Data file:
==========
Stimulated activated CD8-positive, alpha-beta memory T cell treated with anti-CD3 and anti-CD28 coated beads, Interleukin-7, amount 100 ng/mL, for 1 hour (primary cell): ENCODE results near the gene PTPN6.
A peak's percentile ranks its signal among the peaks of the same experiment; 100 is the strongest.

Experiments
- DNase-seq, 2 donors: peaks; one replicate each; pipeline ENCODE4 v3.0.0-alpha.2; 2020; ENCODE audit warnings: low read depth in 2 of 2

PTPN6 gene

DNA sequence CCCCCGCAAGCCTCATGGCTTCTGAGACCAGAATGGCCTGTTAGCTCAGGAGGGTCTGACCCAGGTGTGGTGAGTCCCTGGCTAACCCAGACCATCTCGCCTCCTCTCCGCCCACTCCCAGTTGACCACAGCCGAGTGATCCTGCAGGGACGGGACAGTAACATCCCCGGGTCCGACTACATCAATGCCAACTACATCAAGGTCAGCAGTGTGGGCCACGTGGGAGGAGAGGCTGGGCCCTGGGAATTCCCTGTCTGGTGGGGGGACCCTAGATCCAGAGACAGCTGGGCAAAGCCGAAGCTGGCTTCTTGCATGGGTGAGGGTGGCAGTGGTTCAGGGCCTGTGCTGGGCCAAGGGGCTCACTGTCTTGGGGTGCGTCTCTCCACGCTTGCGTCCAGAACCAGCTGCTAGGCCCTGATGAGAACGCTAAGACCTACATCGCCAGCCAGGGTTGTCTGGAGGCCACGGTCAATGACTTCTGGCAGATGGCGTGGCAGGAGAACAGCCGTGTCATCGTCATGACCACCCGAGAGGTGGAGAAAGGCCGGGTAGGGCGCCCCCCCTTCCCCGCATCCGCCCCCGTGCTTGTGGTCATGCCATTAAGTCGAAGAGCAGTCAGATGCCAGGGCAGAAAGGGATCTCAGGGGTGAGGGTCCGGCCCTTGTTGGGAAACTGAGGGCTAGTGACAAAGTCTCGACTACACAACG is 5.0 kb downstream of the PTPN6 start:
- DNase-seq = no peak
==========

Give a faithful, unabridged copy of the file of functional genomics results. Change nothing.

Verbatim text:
Stimulated activated CD8-positive, alpha-beta memory T cell treated with anti-CD3 and anti-CD28 coated beads, Interleukin-7, amount 100 ng/mL, for 1 hour (primary cell): ENCODE results near the gene PTPN6.
A peak's percentile ranks its signal among the peaks of the same experiment; 100 is the strongest.

Experiments
- DNase-seq, 2 donors: peaks; one replicate each; pipeline ENCODE4 v3.0.0-alpha.2; 2020; ENCODE audit warnings: low read depth in 2 of 2

PTPN6 gene

DNA sequence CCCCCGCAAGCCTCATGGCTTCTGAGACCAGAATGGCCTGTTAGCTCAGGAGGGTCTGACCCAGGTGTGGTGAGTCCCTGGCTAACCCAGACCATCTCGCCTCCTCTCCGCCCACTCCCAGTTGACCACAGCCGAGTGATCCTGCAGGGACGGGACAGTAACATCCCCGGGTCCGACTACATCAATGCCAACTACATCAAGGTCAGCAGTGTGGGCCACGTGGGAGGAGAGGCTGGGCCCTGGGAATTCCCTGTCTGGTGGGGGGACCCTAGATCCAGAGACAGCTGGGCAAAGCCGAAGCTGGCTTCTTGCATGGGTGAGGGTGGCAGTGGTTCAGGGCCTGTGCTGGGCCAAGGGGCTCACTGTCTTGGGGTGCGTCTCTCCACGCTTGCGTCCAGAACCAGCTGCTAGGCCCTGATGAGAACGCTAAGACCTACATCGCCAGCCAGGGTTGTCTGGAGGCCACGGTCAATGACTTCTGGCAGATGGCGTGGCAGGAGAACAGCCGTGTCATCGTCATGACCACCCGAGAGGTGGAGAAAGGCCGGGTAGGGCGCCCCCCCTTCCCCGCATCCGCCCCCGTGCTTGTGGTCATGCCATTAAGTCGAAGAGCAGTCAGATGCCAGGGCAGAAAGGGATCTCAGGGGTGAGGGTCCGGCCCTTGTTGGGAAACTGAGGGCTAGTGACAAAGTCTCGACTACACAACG is 5.0 kb downstream of the PTPN6 start:
- DNase-seq = no peak